The suppliers of process instrumentation, when dealing with each industry, had to relate more specifically to the unique functions of each. Suppliers tended to gravitate toward a set of industries that could take advantage of these built-in functions. There was not high volume for these more specialized controllers, which drove the price up. Because of this, DCSs were typically supplier installed, project-engineering companies, or a more limited set of specialized system integrators.
Allowing for the specialized needs of each industry led to unique designs, which in turn caused proprietary systems. Thorough redundancy, for example, is important in most DCS-type applications, as is real-time communications and solid alarm management schemes beginning in the controllers themselves. All of the above required unique configuration languages for each supplier to accommodate these many considerations.
Climbing out of proprietary
As technology advanced, many of the barriers causing unique designs began to drop away. These barriers could not drop any faster than permitted by the new changes … and customer acceptance of technological change.
Transistors were suspect, cathode ray tubes were suspect, plug-in modules were suspect, (as was plug-in wiring and the like), computers were suspect, microprocessors were suspect, Ethernet was suspect, fiber optic network was suspect, anything “Microsoft” was suspect, and so on.
There was good reason for these technologies to be suspect when they first emerged. Responsible process control engineers and plant managers are accountable for the stability of continuous operations that are extremely expensive if they shut down even for a brief period. Safety of people, equipment, and product is equally important. Of course, some of the proprietary effort was for marketing advantage, but most of it was because accepted new technology could only move just so fast.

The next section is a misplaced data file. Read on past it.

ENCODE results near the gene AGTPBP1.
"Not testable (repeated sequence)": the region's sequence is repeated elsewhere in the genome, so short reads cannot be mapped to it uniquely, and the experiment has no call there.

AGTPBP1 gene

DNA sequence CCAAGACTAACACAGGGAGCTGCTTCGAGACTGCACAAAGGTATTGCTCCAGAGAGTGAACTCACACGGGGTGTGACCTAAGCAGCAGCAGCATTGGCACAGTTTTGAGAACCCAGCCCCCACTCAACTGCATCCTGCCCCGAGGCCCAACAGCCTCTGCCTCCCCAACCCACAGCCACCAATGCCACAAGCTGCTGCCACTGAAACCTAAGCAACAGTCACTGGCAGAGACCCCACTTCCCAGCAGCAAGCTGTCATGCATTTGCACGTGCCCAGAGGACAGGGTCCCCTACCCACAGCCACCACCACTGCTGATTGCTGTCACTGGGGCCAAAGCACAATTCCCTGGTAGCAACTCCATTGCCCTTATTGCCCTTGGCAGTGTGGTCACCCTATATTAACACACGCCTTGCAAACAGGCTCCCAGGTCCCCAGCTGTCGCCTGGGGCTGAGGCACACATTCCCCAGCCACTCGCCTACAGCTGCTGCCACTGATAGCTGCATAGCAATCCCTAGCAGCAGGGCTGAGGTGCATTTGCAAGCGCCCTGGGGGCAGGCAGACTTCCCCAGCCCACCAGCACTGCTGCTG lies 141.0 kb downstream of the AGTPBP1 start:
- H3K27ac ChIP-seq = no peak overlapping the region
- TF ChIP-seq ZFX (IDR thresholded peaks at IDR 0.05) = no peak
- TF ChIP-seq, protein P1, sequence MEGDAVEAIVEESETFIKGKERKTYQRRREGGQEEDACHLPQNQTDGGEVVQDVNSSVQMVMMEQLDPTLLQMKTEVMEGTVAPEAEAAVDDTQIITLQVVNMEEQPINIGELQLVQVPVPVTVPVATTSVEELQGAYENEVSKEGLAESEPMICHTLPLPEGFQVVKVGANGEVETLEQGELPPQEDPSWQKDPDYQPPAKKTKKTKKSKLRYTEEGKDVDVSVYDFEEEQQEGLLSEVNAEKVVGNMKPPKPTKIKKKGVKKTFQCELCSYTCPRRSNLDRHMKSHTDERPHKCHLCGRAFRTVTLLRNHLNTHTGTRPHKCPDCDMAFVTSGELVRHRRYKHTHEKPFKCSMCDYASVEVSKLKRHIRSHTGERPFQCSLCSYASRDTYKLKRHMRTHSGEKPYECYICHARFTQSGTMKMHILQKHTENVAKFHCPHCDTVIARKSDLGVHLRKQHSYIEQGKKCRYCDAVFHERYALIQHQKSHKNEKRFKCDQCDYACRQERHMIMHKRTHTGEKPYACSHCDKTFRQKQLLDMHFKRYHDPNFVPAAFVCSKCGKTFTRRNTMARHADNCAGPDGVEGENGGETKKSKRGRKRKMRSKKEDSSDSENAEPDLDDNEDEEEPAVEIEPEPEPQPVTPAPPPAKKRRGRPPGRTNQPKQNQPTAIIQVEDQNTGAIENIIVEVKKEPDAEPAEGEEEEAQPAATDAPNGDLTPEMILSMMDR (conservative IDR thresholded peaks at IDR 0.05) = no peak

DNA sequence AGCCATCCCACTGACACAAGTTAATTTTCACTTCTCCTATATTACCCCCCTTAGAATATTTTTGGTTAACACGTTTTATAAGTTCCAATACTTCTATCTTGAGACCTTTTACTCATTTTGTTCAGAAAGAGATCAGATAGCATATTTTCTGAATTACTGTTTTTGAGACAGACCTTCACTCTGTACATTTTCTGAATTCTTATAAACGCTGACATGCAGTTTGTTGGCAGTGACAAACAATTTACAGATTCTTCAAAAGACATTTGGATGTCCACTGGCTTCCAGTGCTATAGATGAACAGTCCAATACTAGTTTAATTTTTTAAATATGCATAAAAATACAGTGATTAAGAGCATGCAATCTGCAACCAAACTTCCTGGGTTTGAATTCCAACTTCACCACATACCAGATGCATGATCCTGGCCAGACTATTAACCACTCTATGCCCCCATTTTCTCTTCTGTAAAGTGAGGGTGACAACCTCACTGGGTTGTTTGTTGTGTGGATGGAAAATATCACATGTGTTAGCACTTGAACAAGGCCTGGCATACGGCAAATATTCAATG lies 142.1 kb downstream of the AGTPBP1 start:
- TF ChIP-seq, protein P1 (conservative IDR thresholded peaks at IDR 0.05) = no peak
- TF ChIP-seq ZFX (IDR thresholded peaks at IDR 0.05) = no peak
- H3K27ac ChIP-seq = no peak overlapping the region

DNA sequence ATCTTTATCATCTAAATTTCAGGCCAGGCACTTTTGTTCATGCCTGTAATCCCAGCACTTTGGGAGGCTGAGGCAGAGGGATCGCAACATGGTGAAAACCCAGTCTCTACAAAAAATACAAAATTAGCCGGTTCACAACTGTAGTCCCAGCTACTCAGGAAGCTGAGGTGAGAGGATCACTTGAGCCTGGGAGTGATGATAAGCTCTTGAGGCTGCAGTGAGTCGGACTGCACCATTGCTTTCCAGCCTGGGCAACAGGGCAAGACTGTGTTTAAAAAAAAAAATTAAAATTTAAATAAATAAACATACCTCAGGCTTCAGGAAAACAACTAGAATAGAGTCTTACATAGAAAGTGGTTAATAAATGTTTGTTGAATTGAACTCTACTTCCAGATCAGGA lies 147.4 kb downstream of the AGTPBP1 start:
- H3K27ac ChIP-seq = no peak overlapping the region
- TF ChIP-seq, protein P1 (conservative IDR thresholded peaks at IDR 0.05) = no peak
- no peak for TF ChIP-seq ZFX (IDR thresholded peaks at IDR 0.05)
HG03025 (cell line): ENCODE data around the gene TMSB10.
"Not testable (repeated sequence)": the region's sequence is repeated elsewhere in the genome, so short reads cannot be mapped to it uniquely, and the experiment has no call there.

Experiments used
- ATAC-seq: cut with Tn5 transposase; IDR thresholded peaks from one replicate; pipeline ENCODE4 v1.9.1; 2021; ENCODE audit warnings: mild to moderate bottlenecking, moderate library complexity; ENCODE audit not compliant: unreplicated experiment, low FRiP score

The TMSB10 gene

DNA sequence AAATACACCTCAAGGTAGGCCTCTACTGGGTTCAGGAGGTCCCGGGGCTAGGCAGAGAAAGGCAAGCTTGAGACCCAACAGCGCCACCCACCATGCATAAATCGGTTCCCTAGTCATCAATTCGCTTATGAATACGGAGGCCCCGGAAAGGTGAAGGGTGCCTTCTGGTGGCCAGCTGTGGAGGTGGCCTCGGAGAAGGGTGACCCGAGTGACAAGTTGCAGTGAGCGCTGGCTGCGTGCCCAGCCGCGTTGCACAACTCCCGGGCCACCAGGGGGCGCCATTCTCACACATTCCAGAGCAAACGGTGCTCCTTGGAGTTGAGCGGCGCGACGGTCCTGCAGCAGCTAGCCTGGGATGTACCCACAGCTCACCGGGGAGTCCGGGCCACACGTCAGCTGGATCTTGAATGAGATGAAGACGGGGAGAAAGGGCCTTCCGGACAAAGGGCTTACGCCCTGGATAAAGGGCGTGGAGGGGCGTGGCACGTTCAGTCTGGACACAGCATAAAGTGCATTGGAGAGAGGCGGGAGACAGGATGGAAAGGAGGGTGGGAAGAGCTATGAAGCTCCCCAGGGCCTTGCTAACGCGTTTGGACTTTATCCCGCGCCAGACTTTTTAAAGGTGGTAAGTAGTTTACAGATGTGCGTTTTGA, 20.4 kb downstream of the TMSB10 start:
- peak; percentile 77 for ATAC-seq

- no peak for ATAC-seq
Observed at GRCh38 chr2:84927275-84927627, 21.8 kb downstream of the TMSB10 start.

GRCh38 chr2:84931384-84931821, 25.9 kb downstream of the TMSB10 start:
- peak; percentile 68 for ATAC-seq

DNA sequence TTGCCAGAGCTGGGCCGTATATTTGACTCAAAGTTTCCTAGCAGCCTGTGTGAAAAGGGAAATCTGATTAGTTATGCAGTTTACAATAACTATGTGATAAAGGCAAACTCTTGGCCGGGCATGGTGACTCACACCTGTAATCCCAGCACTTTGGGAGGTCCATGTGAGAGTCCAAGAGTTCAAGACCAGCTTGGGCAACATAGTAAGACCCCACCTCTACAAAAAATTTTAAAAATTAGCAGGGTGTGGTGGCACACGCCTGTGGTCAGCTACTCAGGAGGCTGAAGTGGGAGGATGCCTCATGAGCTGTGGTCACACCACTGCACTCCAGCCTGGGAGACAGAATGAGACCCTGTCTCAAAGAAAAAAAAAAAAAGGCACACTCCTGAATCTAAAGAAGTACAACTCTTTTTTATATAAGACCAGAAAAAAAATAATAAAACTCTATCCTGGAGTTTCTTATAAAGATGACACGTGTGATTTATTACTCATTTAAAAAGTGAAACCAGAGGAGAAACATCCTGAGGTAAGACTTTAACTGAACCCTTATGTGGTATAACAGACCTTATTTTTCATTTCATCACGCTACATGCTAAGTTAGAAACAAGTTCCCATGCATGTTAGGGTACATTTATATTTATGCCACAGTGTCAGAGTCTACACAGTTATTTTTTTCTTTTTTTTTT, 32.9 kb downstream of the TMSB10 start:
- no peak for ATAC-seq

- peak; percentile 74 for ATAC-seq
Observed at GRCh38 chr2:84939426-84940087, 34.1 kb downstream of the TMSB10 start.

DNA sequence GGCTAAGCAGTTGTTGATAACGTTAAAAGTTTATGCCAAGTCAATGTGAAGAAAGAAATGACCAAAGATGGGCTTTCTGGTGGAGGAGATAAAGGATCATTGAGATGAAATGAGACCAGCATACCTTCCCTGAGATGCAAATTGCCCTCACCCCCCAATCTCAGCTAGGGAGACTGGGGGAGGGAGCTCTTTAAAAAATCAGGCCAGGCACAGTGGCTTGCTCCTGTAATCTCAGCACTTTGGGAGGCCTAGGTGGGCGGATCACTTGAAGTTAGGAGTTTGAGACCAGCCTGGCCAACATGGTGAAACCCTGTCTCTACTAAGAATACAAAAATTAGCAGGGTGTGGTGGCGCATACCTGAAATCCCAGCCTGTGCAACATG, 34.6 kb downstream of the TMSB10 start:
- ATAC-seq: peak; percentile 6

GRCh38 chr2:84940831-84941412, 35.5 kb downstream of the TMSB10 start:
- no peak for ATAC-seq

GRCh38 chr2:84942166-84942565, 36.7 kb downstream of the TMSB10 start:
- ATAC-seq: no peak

Today, we are nearly there as so called “open systems” are actually becoming more open due to continuing advances in a variety of technologies. Now the challenges of open have created new challenges of cyber security. Process control engineers and plant managers must embrace new technologies yet be cautious and selective.
The distinct differences between the PLC and DCS architectures, functions, and environments have diminished during the last decade and a half.
One factor has been the development and acceptance of the professional (or personal) computer (PC) as a controller. PCs did not have a reputation for their deterministic real-time behavior.
Although PC hardware vendors and software development vendors offered low prices, they were prepared to offer the time of support, or product longevity, that the industrial user needed.
Nevertheless, PC control suppliers introduced open, standards-based technology. They pioneered the use of OPC, common tag databases, Windows NT, integrated operator interfaces, Ethernet, and TCP/IP on the factory floor.
This was behind the attraction of standard hardware, software, and Graphical User interfaces. Like PLCs, PC controls were better for manufacturing applications than process applications—and for the same reasons as PLCs.
Only recently are PCs beginning to meet the need for rugged specifications and high-level support. The elimination of vulnerable moving disks for hard drives, for example, is a major step forward.
Now for the semantics game
We are beginning to see a hybrid union of PLCs, DCSs, PCs, and remote termination units (RTUs) architectures and functions without compromising the unique features and capabilities of each product. This hybrid amalgam has led to several definitions of “hybrid” depending upon whom you ask.
There are those who define hybrid as the marriage of the discrete functions, which PLCs handled so simply and economically, with the sophisticated analogue continuous control capabilities of the DCSs.
There are those who define hybrid as the capability of batch functions that neither the original PLCs nor original DCSs could perform well without heavy engineering.